Pardon me while I completely side step this pissing contest and ask a question ...
On the fluid/filter change called for by DC, are they recommending a complete fluid change or just the nasty crap that falls when the pan comes off? I have read that a complete change is preferable. However, if I requested that of my "5 star" service department, they would look at me like I had 4 heads.
I took my truck a "free detail" after I purchased it. When I drove into the service department, the service guy came over and took my information ... meanwhile my truck is still idling, while we're standing less than 6 inches from the driver side front tire ... the next question floored me ... "Hey, is this thang a diesel?"
Craig C.
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But that is what this group is all about!! <G>

In my "opinion" by having 26 years in the trade and by what I do on my own truck that is used fairly hard, every other time the pan is pulled and filter changed. This gives me a chance to see if there are any sparklies or chunks laying in the pan. The in-between times I put the flush machine on it and just exchange the fluid.

I didn't know ole tbone worked in a service dept..... <VBG>
Denny

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Just the contents of the pan.

Not in any DC publication...

If regular fluid/filter changes are performed, and the transmission isn't abused (ie. fluid burnt up), there's no need to do anything other than drop the pan (yep, all 4,000 bolts), change the filter, and re-fill.
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Good to know, thanks. One more thing. I have 25k on my truck right now. I usually prefer to change my own fluids, however there is the whole band adjustment thing which I would rather not mess with. So, is it wise then to take it in and let the dealer do the tranny? I will, in turn just change the trasfer case and diffs myself.
Craig C.
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It's really nothing to be intimidated about. Just pick up an inch-pound torque wrench (you don't need to go overboard here... I use a $25 wrench I bought from Harbor Freight). The front band can be adjusted without removing anything... the rear is adjusted when you have the pan off. You loosen a locknut with a wrench, tighten the adjuster to 72in.lbs., then back it off a prescribed number of turns (varies from year to year - either check a service manual, or post your exact config. here), then just re-tighten the lock nut. It really is that easy, and shouldn't take more than 5 minutes to to both.

Only if you feel the above is beyond your skill level (and trust me, it isn't).
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Cool, I'll give it shot then. My specs:
2004 Ram 2500, CRD 305/555, 48RE, 4wd. I hope these are the specs your asking for? I suppose I can get serial numbers if that would be better.
Craig C.
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Nope, that's fine.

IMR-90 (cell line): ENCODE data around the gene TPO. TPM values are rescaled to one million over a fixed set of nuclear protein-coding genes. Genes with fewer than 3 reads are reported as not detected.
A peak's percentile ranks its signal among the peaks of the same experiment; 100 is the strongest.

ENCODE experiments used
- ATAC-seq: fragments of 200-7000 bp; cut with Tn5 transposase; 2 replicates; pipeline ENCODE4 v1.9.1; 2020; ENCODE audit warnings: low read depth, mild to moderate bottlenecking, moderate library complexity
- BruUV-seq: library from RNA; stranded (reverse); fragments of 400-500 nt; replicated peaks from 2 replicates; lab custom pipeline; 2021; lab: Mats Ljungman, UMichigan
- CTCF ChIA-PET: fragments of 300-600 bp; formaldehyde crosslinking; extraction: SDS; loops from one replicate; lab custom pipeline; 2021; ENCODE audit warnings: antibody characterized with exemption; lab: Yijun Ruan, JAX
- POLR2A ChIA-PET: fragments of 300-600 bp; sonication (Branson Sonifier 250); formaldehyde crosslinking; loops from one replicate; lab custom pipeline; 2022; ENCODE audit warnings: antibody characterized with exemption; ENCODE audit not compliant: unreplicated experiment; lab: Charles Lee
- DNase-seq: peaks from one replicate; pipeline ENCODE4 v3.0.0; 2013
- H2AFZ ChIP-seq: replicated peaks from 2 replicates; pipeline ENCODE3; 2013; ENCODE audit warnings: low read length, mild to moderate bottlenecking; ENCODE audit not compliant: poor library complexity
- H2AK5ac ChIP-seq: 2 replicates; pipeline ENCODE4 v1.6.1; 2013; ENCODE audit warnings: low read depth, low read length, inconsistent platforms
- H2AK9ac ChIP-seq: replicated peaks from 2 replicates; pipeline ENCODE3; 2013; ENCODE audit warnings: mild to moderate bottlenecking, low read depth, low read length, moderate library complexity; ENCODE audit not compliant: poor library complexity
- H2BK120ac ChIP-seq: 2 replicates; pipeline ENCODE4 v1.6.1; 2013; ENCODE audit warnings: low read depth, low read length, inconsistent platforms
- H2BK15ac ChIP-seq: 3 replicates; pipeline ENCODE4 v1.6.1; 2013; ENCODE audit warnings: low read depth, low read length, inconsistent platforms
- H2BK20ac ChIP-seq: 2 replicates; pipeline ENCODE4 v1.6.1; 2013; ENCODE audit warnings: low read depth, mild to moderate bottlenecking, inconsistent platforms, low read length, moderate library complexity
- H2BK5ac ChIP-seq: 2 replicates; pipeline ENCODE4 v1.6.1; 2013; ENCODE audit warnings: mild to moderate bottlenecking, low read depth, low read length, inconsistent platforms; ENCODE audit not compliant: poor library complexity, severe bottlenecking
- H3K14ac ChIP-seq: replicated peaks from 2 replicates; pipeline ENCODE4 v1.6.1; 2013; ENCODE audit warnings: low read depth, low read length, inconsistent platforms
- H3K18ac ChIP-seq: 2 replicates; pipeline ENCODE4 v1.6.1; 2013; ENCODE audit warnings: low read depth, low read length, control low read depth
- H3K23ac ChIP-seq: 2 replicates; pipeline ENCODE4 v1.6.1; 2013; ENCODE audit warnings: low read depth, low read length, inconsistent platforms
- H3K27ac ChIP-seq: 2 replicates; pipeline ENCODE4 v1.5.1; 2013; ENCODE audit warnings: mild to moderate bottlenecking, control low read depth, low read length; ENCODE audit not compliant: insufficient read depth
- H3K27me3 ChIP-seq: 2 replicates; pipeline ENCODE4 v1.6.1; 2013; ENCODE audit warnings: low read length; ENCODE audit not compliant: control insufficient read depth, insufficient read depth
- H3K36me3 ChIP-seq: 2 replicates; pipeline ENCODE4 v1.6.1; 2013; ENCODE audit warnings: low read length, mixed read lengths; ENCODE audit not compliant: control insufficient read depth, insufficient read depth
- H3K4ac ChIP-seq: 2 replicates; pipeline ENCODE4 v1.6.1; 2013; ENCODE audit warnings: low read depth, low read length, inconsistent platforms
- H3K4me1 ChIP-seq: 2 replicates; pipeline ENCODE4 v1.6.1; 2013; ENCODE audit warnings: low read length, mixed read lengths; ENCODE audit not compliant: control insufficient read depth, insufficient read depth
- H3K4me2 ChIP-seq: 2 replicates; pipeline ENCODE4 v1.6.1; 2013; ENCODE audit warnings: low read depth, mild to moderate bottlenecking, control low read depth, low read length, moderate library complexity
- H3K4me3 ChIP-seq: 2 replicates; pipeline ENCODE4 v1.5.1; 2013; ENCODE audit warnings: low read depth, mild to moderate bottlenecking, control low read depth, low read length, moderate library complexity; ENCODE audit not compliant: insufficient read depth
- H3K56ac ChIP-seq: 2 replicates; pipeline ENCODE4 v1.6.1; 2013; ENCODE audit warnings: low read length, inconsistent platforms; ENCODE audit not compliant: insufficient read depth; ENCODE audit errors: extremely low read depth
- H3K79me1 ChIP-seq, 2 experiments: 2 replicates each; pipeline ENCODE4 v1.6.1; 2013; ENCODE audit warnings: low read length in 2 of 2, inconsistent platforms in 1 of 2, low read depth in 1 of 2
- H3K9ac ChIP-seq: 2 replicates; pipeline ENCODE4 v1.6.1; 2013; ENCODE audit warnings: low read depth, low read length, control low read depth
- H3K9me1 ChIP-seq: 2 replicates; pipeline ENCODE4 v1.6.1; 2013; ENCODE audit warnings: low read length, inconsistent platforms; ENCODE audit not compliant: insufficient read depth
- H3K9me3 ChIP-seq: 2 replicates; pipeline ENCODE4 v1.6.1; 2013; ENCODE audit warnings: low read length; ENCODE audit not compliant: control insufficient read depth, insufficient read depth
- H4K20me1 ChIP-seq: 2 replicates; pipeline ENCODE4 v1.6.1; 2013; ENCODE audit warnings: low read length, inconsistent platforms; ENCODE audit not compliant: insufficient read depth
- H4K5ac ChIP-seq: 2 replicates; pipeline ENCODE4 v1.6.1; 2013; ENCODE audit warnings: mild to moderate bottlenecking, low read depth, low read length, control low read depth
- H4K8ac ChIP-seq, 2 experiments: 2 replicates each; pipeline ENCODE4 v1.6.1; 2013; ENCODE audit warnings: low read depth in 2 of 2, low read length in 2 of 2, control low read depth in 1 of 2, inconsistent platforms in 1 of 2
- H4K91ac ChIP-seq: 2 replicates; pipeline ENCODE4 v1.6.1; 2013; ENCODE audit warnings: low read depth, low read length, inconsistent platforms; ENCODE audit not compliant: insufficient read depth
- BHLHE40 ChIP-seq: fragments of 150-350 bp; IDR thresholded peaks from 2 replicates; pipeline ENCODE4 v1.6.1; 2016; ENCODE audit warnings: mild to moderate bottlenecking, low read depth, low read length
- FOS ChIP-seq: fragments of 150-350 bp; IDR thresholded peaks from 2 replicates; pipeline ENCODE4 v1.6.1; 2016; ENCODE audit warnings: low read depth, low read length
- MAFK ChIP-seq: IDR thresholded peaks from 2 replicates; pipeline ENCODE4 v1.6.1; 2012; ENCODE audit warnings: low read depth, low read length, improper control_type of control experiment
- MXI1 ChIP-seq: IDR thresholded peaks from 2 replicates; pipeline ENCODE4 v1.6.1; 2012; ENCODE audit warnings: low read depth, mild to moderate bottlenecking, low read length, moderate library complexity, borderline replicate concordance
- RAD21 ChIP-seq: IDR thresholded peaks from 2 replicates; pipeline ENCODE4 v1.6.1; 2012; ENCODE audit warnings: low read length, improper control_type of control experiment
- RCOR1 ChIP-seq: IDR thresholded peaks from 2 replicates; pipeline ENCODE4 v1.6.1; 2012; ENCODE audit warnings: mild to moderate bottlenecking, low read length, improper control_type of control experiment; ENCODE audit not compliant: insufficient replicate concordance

For the front band, you'll need a Torx bit (somewhere between a T30 and a T45 - I don't remember exactly). The adjuster is on the driver's side of the case, right around where the front cooler line comes out of the case. Loosen the locknut with an open-end wrench, and back it off several turns (4-5). Now use the Torx bit on your torque wrench, and tighten the adjuster to 72 in.lbs. Next, back the adjuster off 1-3/4 turns. Hold the adjuster in place, and tighten up the lock nut.
For the rear band, you'll need a regular 6-point socket. This adjuster is inside the transmission, and will be accessible with the pan removed. Again, loosen the locknut 4-5 turns with an open-end wrench, then tighten the adjuster to 72 in.lbs. Back off this adjuster 3 full turns, hold it in place, and re-tighten the lock nut.
That's it.
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Thanks for the information. I will make my attempt at fluid changes for the diffs, transfer case and tranny weekend after next (along with a drain plug install and band adjustment).
Craig C.
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I stopped by the dealership and bought all of the fluids and parts I would need to service the truck myself. I asked the service manager for torque specs on the tranny pan bolts and the diff bolts. He said: "Aw hell, just snug'em up."
That kind of thinking is the reason I am doing this myself in the first place. :)
A couple of questions:
What do I torque the diff bolts to?
What do I torque the tranny bolts to? (Note, I bought a new gasket and I don't to just "snug'em up". I want to do it right.)
The parts guy said I needed friction modifier in the rear diff but not the front diff. But he personally recommended using it in the front diff. So I bought two bottles. Is it going to harm anything to use friction modifier in the front diff?
Here's what I got, feel free to point out errors:
6 qts Mopar 75-140 synthetic gear lube 9 qts Mopar ATF+4 tranny fluid for tranny and transfer case tranny gasket 2 bottles of friction modifier tranny filter RTF for diffs